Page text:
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In-App Purchases from Amazon Offered via Developer API
In-App Purchases from Amazon Offered via Developer API

By Seth Fitzgerald
August 27, 2013 11:16AM

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Appstore Vice President Mike George provided an example of how the Amazon program might work. "Imagine a developer of a nutrition and fitness app can now offer their customers the ability to purchase vitamins, supplements and fitness gear within the app, directly from Amazon.com," George said. "It offers the customer a more relevant experience."
 



Amazon has announced a new way to access its store via an app. The company is offering an API that developers can use to offer physical goods from Amazon, even using one-click purchases from within their applications.

The potential for this type of in-app purchase can range from purchasing a calendar while in a calendar app to actually buying a physical version of something an in-game character is wearing. For the most part, this feature will allow developers to easily offer goods to users without making them search for a specific product outside of the app.

Developer Benefits

Depending on the amount developers sell each month, the in-app affiliate system will provide them with 4 percent to 6 percent commission. These rates are comparable to the regular desktop affiliate system that Amazon has made extremely over the past few years, with Web sites including "buy from Amazon" links on various products.

Developers will have to opt-in to the new program by downloading a small piece of software and selecting which products they are going to sell from within their application. The process is similar to the original Amazon affiliate system, which required users to select which goods they wanted to sell before including links on their Web site or service.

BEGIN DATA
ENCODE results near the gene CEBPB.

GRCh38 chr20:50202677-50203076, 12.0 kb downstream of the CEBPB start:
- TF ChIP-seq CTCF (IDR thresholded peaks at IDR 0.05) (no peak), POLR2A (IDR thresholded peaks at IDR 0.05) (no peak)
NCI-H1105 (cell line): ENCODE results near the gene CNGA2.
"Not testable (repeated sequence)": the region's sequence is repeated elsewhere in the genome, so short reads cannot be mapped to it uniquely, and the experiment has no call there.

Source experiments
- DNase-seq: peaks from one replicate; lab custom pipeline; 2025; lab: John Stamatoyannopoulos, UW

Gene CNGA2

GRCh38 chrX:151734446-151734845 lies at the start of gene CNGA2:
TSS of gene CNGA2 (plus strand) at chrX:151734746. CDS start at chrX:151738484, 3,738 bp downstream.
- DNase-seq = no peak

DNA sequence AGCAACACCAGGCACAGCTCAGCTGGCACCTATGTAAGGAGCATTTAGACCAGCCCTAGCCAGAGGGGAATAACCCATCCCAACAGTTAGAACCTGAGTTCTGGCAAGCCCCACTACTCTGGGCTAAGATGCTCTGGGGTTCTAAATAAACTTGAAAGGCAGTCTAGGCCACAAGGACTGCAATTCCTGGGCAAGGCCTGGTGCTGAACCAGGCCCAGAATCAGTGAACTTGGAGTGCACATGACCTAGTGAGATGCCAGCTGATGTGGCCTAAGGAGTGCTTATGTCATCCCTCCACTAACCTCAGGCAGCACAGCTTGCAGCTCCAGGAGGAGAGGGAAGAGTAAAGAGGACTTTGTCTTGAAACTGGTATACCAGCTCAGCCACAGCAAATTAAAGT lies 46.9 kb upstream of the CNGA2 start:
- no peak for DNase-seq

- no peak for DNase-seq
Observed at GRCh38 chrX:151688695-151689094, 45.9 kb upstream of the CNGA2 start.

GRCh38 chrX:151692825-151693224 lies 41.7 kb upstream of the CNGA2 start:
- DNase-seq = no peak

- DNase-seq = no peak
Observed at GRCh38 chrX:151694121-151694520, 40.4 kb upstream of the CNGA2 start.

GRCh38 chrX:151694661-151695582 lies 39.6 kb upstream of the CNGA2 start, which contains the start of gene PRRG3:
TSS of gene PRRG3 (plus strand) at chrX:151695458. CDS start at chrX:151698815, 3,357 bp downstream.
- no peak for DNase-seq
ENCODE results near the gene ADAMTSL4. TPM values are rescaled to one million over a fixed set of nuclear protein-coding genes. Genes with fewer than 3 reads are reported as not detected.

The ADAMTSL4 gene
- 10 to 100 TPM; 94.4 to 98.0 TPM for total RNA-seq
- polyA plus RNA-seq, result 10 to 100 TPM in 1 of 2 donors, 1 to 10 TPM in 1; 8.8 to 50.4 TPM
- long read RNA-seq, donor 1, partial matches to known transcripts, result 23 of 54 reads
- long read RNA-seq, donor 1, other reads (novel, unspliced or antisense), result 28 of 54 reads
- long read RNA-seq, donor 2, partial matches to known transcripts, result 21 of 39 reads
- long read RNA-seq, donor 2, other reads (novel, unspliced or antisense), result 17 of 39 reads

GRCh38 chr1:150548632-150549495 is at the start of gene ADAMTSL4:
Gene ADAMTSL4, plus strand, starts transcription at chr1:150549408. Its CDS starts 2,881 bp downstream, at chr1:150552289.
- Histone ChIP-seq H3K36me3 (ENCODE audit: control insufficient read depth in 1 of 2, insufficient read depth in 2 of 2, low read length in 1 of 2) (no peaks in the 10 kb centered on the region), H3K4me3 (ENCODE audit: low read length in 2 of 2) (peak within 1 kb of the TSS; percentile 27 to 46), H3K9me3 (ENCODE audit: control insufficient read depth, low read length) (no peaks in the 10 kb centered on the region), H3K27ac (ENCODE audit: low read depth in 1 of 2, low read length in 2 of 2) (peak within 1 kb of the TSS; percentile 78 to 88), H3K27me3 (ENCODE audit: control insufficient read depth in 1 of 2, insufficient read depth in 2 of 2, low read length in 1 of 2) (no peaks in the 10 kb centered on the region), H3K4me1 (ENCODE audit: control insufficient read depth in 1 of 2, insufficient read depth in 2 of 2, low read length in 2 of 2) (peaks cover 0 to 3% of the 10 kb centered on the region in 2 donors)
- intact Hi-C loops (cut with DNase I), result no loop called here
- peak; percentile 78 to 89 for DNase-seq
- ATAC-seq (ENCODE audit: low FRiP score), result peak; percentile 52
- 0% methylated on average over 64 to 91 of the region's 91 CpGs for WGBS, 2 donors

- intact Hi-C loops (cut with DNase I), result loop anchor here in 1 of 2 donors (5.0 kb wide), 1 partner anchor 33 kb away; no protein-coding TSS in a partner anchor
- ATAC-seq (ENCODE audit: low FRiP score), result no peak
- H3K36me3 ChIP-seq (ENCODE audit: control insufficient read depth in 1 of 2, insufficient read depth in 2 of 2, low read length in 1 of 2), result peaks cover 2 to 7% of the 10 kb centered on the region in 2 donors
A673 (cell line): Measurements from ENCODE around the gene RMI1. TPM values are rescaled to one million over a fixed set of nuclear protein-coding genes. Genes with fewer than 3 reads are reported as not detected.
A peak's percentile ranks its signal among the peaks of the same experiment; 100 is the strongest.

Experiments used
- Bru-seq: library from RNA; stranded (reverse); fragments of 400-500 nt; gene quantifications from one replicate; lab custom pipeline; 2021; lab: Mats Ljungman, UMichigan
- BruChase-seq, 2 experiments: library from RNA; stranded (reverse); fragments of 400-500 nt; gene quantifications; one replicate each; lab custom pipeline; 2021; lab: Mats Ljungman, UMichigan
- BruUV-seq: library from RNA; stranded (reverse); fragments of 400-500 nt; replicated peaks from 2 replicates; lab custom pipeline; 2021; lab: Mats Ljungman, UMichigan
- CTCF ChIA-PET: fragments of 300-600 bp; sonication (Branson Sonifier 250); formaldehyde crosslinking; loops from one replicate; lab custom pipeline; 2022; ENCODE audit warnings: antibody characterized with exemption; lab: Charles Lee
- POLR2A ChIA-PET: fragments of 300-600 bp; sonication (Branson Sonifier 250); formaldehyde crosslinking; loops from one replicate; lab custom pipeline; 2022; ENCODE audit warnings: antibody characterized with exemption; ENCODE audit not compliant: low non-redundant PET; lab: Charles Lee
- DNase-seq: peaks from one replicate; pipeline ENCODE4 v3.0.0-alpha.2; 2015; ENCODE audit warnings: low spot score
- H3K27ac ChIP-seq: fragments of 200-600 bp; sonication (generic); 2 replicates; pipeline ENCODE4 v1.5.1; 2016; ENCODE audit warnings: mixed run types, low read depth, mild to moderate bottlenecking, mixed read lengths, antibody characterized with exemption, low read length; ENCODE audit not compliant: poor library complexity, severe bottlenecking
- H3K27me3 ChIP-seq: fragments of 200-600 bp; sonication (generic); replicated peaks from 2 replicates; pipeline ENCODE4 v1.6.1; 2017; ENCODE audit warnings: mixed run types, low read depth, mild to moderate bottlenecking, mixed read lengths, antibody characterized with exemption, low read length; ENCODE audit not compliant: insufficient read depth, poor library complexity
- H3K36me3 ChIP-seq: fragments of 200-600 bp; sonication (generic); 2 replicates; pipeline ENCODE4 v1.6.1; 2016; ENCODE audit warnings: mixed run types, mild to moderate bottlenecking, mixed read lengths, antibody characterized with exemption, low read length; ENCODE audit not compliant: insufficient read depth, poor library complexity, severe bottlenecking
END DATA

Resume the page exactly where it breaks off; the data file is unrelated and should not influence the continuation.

The products available range from digital goods to real physical products. Amazon is offering the new mobile affiliate API to Android developers first, but an iOS expansion could be available in the near future. Luckily, this applies to all Android developers, not just developers making applications for the Kindle Fire.

Amazon Appstore Vice President Mike George provided an example of how this program might work for an actual application.

"Imagine a developer of a nutrition and fitness app can now offer their customers the ability to purchase vitamins, supplements and fitness gear within the app, directly from Amazon.com," George said. "It offers the customer a more relevant experience and provides the developer with a new source of revenue."

Ahead of Facebook

Facebook was seen as the most significant threat toward Amazon's new affiliate system, but as of a few days ago, the social network has moved away from selling physical items. Facebook was attempting to offer the ability to sell products such as teddy bears and cupcakes from within its services but experienced few sales.

Instead of actually selling products, Facebook Goods will focus on selling digital gift codes and Facebook gift cards, which were already making up 80% of all the goods sold by Facebook. Since gift cards cost far less to ship and support, it makes sense that the company decided to move away from larger products.

With Amazon practically the sole provider of physical in-app purchases, it will have a significant amount of control over the market.
 

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